• 1 1/2 cups candied pineapple chunks
  • 3 cups golden raisins
  • 1 1/2 cups candied cherries
  • 4 cups pecans, chopped
  • 3 cups sifted all-purpose flour
  • 1/2 cup orange juice


  1. Chop pineapple, raisins and cherries. Combine chopped fruit with currants, peel and citron; soak in orange juice overnight.
  2. Preheat oven to 275 degrees Fahrenheit (135 degrees Celsius). Place a small pan of water in the oven. Line one 5x9-inch loaf pan and two 3x8-inch loaf pans with parchment or doubled waxed paper.
  3. In a large bowl, mix together the cream, butter and confectioner's sugar. Stir in beaten egg yolks. Stir in fruit, juice and nuts. Mix in sifted flour.
  4. In a clean bowl, beat the egg whites to peaks. Fold into batter. Fill pans two-thirds full.
  5. Bake for 2 to 2 1/2 hours until golden brown, or until toothpick comes out clean when inserted.

Chocolate Cherry Fruitcake

Chocolate makes everything better.
Chocolate makes everything better.

You can't go wrong when you add a chocolate and cherry twist to this fruitcake recipe.


  • 1 package Pillsbury nut or date quick bread mix
  • 1 cup coarsely chopped pecans
  • 1 (10 oz.) jar maraschino cherries, drained and cut in half
  • 3/4 cup mini semi-sweet chocolate chips
  • 3/4 cup water
  • 1/4 cup Kirsch (cherry flavored liqueur) or 2 tsp. almond extract, plus 1/4 cup water
  • 1 tbsp. oil
  • 1 egg


  • 1/4 cup miniature semi-sweet chocolate chips
  • 2 tsp. oil


  1. Heat oven to 350 degrees Fahrenheit (176 degrees Celsius).
  2. Grease and flour bottom of 9x5-inch loaf pan.
  3. In large bowl, combine all fruitcake ingredients. Stir by hand until mix is moistened. Pour into prepared pan.
  4. Bake for 60 to 70 minutes or until toothpick inserted in center comes out clean. Cool completely.
  5. In small saucepan, over low heat, melt chocolate chips and oil, stirring until smooth. Drizzle over fruitcake. Allow glaze to set in refrigerator.
  6. Wrap well in plastic wrap or foil and store in refrigerator up to 2 weeks or freeze up to 3 months. For optimum flavor, refrigerate at least 24 hours before serving.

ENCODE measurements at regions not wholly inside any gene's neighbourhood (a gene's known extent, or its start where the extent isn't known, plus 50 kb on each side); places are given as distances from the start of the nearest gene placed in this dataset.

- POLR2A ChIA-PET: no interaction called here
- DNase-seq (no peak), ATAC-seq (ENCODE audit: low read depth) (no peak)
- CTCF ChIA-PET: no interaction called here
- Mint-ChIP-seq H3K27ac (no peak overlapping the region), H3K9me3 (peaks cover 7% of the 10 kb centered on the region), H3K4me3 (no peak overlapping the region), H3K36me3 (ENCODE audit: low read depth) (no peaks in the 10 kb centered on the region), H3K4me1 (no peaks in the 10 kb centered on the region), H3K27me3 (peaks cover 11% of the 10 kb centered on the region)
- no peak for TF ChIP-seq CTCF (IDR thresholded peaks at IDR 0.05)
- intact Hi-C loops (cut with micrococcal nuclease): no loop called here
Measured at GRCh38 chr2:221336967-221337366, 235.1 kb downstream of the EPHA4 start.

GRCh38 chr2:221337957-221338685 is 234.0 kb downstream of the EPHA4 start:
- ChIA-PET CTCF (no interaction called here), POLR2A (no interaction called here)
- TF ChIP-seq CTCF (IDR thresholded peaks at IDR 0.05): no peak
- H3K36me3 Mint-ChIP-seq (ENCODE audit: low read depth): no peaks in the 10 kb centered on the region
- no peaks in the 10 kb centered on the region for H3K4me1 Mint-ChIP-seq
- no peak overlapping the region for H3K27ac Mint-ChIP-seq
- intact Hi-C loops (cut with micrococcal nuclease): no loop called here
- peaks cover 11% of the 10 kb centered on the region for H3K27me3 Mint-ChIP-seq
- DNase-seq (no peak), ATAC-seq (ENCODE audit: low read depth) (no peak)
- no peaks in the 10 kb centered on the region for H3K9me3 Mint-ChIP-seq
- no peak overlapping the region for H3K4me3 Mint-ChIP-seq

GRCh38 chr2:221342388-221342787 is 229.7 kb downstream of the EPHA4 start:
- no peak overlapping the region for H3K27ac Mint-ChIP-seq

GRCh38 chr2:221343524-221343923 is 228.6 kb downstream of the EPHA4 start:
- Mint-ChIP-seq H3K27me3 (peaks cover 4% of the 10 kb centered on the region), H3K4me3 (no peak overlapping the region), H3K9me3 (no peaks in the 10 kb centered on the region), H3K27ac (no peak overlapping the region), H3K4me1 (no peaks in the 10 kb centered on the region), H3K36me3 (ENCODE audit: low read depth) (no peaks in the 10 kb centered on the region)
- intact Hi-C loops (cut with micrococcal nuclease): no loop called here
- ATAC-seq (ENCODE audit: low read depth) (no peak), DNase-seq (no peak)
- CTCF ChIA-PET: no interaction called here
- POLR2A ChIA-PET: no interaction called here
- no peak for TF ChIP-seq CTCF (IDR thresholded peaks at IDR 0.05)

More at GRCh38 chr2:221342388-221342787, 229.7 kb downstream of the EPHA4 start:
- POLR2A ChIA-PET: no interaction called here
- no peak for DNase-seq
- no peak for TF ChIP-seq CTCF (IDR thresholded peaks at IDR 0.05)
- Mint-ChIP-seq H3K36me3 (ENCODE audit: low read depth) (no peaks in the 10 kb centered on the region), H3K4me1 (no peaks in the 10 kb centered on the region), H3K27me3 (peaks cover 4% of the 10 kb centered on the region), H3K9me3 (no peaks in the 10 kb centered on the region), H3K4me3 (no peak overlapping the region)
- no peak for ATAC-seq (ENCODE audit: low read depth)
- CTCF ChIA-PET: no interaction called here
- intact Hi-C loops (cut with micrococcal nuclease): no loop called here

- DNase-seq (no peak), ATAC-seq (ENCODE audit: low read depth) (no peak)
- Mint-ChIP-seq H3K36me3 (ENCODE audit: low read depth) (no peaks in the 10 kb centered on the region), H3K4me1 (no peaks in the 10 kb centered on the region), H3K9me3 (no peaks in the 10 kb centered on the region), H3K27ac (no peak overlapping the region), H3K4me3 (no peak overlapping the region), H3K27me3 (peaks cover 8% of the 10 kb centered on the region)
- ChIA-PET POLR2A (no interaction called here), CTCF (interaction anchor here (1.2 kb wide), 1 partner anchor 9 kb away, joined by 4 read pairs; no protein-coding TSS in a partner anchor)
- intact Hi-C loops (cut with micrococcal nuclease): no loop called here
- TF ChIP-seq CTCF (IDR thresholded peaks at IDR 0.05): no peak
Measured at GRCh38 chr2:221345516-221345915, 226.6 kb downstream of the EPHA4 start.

Christmas Fruitcake Cookies

Who says fruitcake has to be cake? These cookies have a fruitcake base and can be decorated like traditional holiday cookies.


  • 1 cup butter, softened
  • 1 1/2 cups sugar
  • 3 eggs, separated
  • 3 cups flour, divided
  • 1/2 lb candied cherries, finely chopped
  • 1/2 lb candied pineapples, finely chopped
  • 1/2 lb golden raisins
  • 1 quart shelled pecans, finely chopped
  • 1 teaspoon cinnamon
  • 1/2 teaspoon nutmeg
  • 1/2 teaspoon salt
  • 2 tablespoons dark rum
  • 1 teaspoon baking soda dissolved in hot water


  1. In the bowl of an electric mixer, cream together butter and sugar; beat in egg yolks.
  2. Sprinkle the rum over the fruits. Chopping the fruits and nuts is made easier with a food processor, or simply mound them together and sprinkle with a little of the flour to make chopping easier.
  3. Stir the remaining flour together with the spices and salt to mix evenly. Then add remaining ingredients (except for the egg whites).
  4. Beat the egg whites until stiff and fold into the batter. Drop by small teaspoonfuls onto a cookie sheet brushed with Crisco or vegetable oil.
  5. Bake at 350 degrees Fahrenheit (176 degrees Celsius) for 10 to 15 minutes.


Cuneiform Cookies Just in Time for the Holidays!

Cuneiform Cookies Just in Time for the Holidays!

If you love history and cookies, you might want to try this ancient twist on the gingerbread cookie. Learn more at HowStuffWorks Now.

Related HowStuffWorks Articles


  • Bond, Annie B. "Grandma Harris' Fruitcake Recipe." Care2.com, February 20, 2001.http://www.care2.com/greenliving/grandma-harris-s-fruitcake-recipe.html#
  • "Chocolate Cherry Fruitcake." Cooks.com, 2009. http://www.cooks.com/rec/doc/0,1622,151184-236192,00.html
  • "Christmas Fruitcake Cookies." Cooks.com, 2009. http://www.cooks.com/rec/view/0,1710,128185-243195,00.html
  • Jaworski, Stephanie. "Fruit Cake." Joyofbaking.com, 2009.http://www.joyofbaking.com/FruitCake.html
  • "Recipes - Healthy Low Fat Fruit Cake." Craftown.com, 2009. http://www.craftown.com/cook/seven.htm
  • "White Fruitcake." Allrecipes.com, 2009. http://allrecipes.com/Recipe/White-Fruit-Cake/Detail.aspx